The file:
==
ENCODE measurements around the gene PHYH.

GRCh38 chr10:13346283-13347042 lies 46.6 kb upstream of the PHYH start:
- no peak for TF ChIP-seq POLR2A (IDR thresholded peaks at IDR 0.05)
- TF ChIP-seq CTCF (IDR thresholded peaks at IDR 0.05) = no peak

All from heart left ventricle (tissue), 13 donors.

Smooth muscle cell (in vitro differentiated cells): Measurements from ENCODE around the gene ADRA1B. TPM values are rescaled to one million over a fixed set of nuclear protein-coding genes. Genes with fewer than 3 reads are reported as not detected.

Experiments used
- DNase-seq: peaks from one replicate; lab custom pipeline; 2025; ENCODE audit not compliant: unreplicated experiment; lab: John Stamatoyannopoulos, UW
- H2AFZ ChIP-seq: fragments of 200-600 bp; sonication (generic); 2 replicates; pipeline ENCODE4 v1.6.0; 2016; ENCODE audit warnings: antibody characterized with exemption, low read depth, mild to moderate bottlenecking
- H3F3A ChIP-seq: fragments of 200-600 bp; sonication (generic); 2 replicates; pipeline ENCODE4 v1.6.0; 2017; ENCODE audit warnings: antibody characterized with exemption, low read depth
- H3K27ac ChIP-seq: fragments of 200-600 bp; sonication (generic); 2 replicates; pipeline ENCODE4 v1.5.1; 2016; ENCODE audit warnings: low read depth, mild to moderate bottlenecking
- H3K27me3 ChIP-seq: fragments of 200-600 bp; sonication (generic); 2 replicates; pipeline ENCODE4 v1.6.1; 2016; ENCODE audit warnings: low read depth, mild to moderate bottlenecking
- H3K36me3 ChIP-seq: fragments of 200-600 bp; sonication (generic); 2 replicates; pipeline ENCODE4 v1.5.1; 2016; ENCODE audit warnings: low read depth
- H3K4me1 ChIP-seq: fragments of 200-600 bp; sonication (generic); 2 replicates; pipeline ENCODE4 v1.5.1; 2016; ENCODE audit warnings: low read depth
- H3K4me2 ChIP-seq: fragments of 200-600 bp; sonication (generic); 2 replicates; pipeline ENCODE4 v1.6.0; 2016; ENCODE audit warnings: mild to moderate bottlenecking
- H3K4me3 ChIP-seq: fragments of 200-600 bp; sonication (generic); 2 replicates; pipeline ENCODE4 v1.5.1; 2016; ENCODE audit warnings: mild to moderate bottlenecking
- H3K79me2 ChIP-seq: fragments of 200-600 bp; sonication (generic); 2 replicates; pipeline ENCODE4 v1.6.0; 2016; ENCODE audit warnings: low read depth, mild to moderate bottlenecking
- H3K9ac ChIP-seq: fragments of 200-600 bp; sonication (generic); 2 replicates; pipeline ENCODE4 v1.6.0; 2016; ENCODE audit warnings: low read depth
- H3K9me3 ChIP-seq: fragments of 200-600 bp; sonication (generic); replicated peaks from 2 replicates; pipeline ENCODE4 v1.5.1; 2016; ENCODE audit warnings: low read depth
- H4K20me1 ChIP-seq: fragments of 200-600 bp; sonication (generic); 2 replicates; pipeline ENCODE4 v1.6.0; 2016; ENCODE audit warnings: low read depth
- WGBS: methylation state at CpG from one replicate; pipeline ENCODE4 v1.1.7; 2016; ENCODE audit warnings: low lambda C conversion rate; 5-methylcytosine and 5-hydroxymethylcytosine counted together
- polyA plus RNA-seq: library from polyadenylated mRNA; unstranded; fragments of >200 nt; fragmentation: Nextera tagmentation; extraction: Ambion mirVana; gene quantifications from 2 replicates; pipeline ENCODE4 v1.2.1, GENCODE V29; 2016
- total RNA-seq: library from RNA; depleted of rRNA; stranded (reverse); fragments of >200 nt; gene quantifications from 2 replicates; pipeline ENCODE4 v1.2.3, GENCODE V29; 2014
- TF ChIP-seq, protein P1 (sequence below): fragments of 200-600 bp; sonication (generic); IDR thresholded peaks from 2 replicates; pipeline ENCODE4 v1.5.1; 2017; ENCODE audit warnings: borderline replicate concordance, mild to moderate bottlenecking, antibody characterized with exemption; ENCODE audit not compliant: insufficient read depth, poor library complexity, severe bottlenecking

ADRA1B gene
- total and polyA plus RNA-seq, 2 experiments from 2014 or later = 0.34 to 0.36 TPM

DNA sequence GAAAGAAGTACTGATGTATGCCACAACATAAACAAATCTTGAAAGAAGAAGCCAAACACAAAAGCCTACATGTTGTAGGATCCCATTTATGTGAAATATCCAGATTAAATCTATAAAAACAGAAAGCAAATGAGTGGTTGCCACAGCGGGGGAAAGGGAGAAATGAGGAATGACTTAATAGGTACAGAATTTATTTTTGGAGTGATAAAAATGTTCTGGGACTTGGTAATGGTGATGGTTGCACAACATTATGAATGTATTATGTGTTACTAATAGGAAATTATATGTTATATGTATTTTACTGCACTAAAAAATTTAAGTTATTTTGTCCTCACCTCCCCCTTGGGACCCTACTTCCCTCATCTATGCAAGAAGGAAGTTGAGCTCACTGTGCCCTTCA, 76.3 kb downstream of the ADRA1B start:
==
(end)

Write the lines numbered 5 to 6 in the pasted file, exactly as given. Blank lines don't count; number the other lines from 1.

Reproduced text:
All from heart left ventricle (tissue), 13 donors.

Smooth muscle cell (in vitro differentiated cells): Measurements from ENCODE around the gene ADRA1B. TPM values are rescaled to one million over a fixed set of nuclear protein-coding genes. Genes with fewer than 3 reads are reported as not detected.